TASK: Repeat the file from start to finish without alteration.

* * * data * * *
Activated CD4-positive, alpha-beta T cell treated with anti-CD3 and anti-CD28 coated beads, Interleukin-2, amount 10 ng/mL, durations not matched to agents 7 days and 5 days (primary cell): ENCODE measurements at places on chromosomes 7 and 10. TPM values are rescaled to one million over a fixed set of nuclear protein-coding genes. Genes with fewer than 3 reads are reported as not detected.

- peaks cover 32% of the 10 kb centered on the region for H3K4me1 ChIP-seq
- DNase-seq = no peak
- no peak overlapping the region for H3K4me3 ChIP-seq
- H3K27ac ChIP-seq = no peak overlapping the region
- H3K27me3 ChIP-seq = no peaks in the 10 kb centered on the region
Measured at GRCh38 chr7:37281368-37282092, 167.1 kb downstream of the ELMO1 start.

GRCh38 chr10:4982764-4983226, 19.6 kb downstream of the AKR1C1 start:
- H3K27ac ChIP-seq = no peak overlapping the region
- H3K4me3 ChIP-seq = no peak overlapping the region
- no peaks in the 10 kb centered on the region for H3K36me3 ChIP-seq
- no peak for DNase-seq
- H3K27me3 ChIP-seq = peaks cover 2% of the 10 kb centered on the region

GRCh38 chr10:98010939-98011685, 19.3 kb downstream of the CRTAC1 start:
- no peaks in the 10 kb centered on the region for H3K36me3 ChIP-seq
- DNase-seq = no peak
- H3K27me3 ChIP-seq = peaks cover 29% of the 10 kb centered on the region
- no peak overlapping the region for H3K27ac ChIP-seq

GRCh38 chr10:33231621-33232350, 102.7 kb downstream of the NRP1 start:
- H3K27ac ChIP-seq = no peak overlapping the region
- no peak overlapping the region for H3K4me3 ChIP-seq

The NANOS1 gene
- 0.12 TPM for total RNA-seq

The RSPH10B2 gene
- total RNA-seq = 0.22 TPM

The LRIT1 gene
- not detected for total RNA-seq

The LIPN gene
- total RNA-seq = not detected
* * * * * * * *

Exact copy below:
Activated CD4-positive, alpha-beta T cell treated with anti-CD3 and anti-CD28 coated beads, Interleukin-2, amount 10 ng/mL, durations not matched to agents 7 days and 5 days (primary cell): ENCODE measurements at places on chromosomes 7 and 10. TPM values are rescaled to one million over a fixed set of nuclear protein-coding genes. Genes with fewer than 3 reads are reported as not detected.

- peaks cover 32% of the 10 kb centered on the region for H3K4me1 ChIP-seq
- DNase-seq = no peak
- no peak overlapping the region for H3K4me3 ChIP-seq
- H3K27ac ChIP-seq = no peak overlapping the region
- H3K27me3 ChIP-seq = no peaks in the 10 kb centered on the region
Measured at GRCh38 chr7:37281368-37282092, 167.1 kb downstream of the ELMO1 start.

GRCh38 chr10:4982764-4983226, 19.6 kb downstream of the AKR1C1 start:
- H3K27ac ChIP-seq = no peak overlapping the region
- H3K4me3 ChIP-seq = no peak overlapping the region
- no peaks in the 10 kb centered on the region for H3K36me3 ChIP-seq
- no peak for DNase-seq
- H3K27me3 ChIP-seq = peaks cover 2% of the 10 kb centered on the region

GRCh38 chr10:98010939-98011685, 19.3 kb downstream of the CRTAC1 start:
- no peaks in the 10 kb centered on the region for H3K36me3 ChIP-seq
- DNase-seq = no peak
- H3K27me3 ChIP-seq = peaks cover 29% of the 10 kb centered on the region
- no peak overlapping the region for H3K27ac ChIP-seq

GRCh38 chr10:33231621-33232350, 102.7 kb downstream of the NRP1 start:
- H3K27ac ChIP-seq = no peak overlapping the region
- no peak overlapping the region for H3K4me3 ChIP-seq

The NANOS1 gene
- 0.12 TPM for total RNA-seq

The RSPH10B2 gene
- total RNA-seq = 0.22 TPM

The LRIT1 gene
- not detected for total RNA-seq

The LIPN gene
- total RNA-seq = not detected